The main methods for surveying mussels in the Tollway corridor include:

– snorkeling to visually search for mussels
– grubbing – feeling in the substrate for buried mussels
– incidental encounters

snorkeling to find mussels
measuring and marking mussels
grubbing for mussels
mussels being brought in for measurement
Hallprint tag on mussel
mussel foot
measuring mussels
marking mussels


I-90 post construction
– I-294
– IL53-IL120 extension assessment
IL Rt 390 extension
– Mussel Translocations
Long-term population monitoring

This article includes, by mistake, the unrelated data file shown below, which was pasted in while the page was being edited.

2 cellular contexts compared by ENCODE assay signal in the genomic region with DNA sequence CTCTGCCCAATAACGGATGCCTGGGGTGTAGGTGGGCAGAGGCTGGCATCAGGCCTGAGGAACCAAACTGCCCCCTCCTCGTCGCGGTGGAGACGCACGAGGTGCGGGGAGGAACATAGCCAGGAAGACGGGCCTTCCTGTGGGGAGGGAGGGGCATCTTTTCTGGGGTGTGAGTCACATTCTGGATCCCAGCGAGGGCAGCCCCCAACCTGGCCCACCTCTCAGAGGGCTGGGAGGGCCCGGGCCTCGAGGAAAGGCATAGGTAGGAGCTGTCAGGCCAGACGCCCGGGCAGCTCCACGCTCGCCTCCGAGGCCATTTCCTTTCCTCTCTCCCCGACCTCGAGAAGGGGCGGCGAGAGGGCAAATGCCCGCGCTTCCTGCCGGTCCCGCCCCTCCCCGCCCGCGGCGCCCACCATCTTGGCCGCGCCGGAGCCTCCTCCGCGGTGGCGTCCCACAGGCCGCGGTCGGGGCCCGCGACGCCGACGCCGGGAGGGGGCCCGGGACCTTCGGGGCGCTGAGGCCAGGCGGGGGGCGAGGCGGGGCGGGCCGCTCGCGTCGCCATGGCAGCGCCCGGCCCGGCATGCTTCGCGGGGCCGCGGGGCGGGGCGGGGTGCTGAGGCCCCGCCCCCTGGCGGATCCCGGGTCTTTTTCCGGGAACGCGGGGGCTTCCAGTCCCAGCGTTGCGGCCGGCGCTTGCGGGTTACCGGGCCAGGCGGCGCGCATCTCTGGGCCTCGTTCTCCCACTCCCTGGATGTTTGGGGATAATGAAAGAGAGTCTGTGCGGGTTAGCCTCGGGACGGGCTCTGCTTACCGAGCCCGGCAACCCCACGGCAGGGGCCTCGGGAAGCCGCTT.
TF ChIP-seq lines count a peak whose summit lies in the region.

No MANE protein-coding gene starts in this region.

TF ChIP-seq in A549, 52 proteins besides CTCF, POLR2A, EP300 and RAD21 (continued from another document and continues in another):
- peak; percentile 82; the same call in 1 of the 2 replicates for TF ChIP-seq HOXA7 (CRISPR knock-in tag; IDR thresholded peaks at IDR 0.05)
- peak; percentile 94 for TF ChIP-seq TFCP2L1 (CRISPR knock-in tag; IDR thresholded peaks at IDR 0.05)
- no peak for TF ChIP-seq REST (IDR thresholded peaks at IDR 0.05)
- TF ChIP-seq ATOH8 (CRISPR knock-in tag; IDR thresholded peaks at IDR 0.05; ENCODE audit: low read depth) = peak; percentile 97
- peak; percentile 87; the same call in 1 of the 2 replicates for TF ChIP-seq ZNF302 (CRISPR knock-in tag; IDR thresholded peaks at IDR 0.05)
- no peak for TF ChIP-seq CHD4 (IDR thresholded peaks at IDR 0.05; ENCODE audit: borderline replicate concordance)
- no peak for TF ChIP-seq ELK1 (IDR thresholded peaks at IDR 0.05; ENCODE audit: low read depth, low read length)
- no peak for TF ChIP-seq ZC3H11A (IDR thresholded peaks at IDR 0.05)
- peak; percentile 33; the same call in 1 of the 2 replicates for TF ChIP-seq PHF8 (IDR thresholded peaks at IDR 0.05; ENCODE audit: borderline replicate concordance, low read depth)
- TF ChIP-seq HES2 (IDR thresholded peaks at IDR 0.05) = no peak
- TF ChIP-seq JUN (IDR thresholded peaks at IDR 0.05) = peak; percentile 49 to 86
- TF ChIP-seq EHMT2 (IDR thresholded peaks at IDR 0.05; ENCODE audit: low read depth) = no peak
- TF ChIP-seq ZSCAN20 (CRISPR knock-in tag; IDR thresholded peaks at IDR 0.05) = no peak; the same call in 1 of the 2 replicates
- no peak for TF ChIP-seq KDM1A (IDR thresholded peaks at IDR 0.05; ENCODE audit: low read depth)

Tiemann, J.S., M.J. Dreslik, S.J. Baker, and C.A. Phillips. 2016. Assessment of a short-distance freshwater mussel relocation as viable tool during bridge construction projects. Freshwater Mollusk Biology and Conservation 19:80-87

Highlights from our work:

  • Approximately 60 percent of translocated mussels survived their first year, indicating this is likely an effective mitigation effort.
  • Twenty-one threatened or endangered species and two sensitive habitat types have been found in the Rt 53 North Extension corridor historically, but thus far only 6 of the species have been found, 4 plants and 2 fishes.